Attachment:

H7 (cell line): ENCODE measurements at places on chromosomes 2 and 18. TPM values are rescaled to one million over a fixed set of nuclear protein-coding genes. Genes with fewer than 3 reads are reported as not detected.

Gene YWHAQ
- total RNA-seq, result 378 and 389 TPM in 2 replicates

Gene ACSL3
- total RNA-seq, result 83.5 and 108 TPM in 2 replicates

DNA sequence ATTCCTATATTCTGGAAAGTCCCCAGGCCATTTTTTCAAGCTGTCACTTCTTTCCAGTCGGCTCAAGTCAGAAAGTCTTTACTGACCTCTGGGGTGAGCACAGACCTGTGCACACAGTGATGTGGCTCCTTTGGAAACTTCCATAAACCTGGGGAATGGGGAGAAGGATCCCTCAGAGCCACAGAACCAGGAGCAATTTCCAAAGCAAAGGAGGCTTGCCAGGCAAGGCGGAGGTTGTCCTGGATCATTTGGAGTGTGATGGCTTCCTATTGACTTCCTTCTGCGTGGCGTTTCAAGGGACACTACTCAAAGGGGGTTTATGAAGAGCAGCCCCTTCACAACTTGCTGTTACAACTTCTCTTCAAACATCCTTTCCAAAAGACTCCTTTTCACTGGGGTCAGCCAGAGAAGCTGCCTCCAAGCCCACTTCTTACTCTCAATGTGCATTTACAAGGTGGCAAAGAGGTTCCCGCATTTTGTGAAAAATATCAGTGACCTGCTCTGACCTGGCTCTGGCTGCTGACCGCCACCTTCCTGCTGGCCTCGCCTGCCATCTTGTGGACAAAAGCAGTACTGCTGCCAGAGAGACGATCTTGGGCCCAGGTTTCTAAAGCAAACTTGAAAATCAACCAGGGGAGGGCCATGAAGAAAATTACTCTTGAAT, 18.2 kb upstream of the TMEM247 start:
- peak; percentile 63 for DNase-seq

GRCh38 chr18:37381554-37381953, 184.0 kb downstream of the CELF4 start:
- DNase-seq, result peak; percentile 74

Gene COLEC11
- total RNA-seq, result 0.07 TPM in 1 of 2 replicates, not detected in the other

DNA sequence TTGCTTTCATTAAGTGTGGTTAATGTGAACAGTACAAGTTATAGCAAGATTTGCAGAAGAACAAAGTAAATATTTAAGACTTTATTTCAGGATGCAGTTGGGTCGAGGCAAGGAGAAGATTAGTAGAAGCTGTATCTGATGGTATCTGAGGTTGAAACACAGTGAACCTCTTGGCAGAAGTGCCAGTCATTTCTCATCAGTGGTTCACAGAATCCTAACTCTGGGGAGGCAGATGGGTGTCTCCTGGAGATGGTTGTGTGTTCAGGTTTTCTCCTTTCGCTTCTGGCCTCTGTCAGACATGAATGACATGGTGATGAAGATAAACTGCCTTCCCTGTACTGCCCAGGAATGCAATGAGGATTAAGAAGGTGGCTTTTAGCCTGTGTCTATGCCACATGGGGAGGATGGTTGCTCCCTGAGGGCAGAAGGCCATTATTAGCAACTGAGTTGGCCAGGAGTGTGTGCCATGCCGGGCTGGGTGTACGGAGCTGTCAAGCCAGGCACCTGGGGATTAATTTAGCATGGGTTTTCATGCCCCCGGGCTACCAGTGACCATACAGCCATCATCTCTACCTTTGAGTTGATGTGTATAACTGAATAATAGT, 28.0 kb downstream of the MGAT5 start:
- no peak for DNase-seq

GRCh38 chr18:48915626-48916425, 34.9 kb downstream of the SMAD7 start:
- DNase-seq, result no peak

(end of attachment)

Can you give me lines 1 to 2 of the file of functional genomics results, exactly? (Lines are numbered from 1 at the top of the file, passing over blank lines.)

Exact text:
H7 (cell line): ENCODE measurements at places on chromosomes 2 and 18. TPM values are rescaled to one million over a fixed set of nuclear protein-coding genes. Genes with fewer than 3 reads are reported as not detected.

Gene YWHAQ